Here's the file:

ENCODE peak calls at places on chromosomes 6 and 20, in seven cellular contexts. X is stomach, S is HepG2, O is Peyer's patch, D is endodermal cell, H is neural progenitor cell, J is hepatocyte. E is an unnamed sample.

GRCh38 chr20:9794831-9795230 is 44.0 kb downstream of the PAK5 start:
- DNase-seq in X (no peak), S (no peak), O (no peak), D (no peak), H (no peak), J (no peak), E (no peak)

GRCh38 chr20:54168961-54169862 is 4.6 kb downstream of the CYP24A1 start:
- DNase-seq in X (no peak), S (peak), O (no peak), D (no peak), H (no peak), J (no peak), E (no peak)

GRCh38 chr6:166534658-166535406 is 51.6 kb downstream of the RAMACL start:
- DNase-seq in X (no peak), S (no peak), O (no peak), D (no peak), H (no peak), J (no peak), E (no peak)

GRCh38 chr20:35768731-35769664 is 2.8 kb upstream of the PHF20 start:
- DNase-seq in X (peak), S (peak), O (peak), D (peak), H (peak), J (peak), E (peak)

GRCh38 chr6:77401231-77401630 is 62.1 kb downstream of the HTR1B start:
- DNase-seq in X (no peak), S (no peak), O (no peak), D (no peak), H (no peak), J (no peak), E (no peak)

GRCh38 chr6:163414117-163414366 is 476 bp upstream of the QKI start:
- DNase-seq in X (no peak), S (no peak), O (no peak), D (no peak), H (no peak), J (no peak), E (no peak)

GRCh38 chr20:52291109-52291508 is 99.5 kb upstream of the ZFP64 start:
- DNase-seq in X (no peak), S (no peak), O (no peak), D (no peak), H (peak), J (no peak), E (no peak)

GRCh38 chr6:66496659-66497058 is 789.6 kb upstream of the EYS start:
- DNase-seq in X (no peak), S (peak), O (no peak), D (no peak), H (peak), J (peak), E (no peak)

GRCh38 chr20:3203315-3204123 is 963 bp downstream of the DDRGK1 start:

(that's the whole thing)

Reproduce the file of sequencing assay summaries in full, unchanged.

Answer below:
ENCODE peak calls at places on chromosomes 6 and 20, in seven cellular contexts. X is stomach, S is HepG2, O is Peyer's patch, D is endodermal cell, H is neural progenitor cell, J is hepatocyte. E is an unnamed sample.

GRCh38 chr20:9794831-9795230 is 44.0 kb downstream of the PAK5 start:
- DNase-seq in X (no peak), S (no peak), O (no peak), D (no peak), H (no peak), J (no peak), E (no peak)

GRCh38 chr20:54168961-54169862 is 4.6 kb downstream of the CYP24A1 start:
- DNase-seq in X (no peak), S (peak), O (no peak), D (no peak), H (no peak), J (no peak), E (no peak)

GRCh38 chr6:166534658-166535406 is 51.6 kb downstream of the RAMACL start:
- DNase-seq in X (no peak), S (no peak), O (no peak), D (no peak), H (no peak), J (no peak), E (no peak)

GRCh38 chr20:35768731-35769664 is 2.8 kb upstream of the PHF20 start:
- DNase-seq in X (peak), S (peak), O (peak), D (peak), H (peak), J (peak), E (peak)

GRCh38 chr6:77401231-77401630 is 62.1 kb downstream of the HTR1B start:
- DNase-seq in X (no peak), S (no peak), O (no peak), D (no peak), H (no peak), J (no peak), E (no peak)

GRCh38 chr6:163414117-163414366 is 476 bp upstream of the QKI start:
- DNase-seq in X (no peak), S (no peak), O (no peak), D (no peak), H (no peak), J (no peak), E (no peak)

GRCh38 chr20:52291109-52291508 is 99.5 kb upstream of the ZFP64 start:
- DNase-seq in X (no peak), S (no peak), O (no peak), D (no peak), H (peak), J (no peak), E (no peak)

GRCh38 chr6:66496659-66497058 is 789.6 kb upstream of the EYS start:
- DNase-seq in X (no peak), S (peak), O (no peak), D (no peak), H (peak), J (peak), E (no peak)

GRCh38 chr20:3203315-3204123 is 963 bp downstream of the DDRGK1 start: